So essentially, it’s a cool gadget but you don’t need one. Having said that, it is a dream to use and to surf the web with. It’s very intuitive and the ingenuity of the app designers is pretty much unlimited these days. I’ve been using it for meetings for presenting powerpoint presentations to small groups of people, or individuals – and it is very useful in this capacity. It turns on instantly and you can pull up a presentation and have it running in literally 5 seconds.

It’s definitely a winner.

But you don’t NEED it.

Perhaps you should just wait for my contest to launch for a chance to win a FREE iPad. Stay tuned… :)

Preet Banerjee
Preet Banerjee
...is an independent consultant to the financial services industry and a personal finance commentator. You can learn more about Preet at his personal website and you can click here to follow him on Twitter.
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Showing 16 comments
  • Potato

    “you can only receive calls from computers, not landlines. The iPad has become our new home phone line and we don’t have regular home phone service anymore.”

    Wait, what?

    I guess not having the ability for other people to call you takes care of that pesky telemarketer problem!

    • Preet

      @potato – yup! Not as many unwanted telemarketing calls. My girlfriend and I both have cellphones so we are still accessible. We get a tenth of the calls we used to (that were from telemarketers). Although I kinda miss it. I always had fun with them. For example when asked where we make most of our long distance calls I would always say “the moon”, totally deadpanned and see how long it would go. I love telemarketers! lol

  • Steve Zussino

    I tried one at the Apple Store in Vegas.

    I don’t like that it didn’t have any features that weren’t in the iPod touch (what I already have) – just bigger screen.

    As a developer not much innovation.

    I prefer the kindle to an ereader.

  • Brendan

    I will be buying one. Do I need it? Not really, but i can afford it so why not?
    I would be very disappointed if a similar rate plan for 3g was not available in Canada.

    I would gladly pay 30, even 40 per month for unlimited data with no contract. ANything more than that, or if a contract is needed, then i will pass. Sucks to be a wireless provider. Wifi will be enough.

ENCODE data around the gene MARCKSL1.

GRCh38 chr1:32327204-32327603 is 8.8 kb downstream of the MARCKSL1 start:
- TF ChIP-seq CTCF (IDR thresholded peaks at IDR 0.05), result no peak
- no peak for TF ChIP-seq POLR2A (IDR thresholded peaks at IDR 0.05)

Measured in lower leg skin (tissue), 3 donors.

• Chris Bennett

    Ditto with Brendan
    I have two laptops, two desktops (in two residences), an sony e-reader which I love, but doesn’t anybody surf on the couch or in bed? A laptop is cumbersome and awkward. I think the ipad would be just the thing. I am of course in no rush to get it. I just got my first ipod last year, whereas I purchased one of the first mp3 players to come out 12 or thirteen years ago, followed by many more. Love the ipod for it’s intuitiveness, hate the software (itunes).

  • cannon_fodder

    I’m surprised that you felt it was a good replacement for a laptop yet didn’t mention any of the workplace apps that run on it. For example, if I wanted to compose an email, prepare a powerpoint presentation, edit a worksheet, etc. how would I do this effectively on the iPad? What s/w would I need to buy?

    These are daily tasks I do with my laptop. From what I was lead to believe, the iPad is not a PC but more of a media device. That being said, perhaps if one used Google docs AND got comfortable typing on the screen, one could function somewhat as long as connected to the internet.

    I think that the next generation will make it more functional and blur the lines between a media device and a tablet PC.

    • Preet

      @cannon_fodder – those apps (iWork) aren’t available in Canada yet (just like iBookstore). I can tell you that I use it for presentations though. I save all slides in powerpoint as jpgs and then just view a slide show – works like a charm. Can’t edit anything yet, will have to wait for productivity apps to be available to Canadians.

      You could use Google docs though if I’m not mistaken, but I think there are some functionality limits. On the road, between meetings, I can check and reply to emails, take care of tasks, work with my calendar, etc. Once the productivity apps are available, I would probably get the keyboard dock if I planned on doing any serious typing on it, but I would try to reserve that for my desktop at home…

      The next gens (which will be flooding the market in the next 12 months will be more geared towards productivity).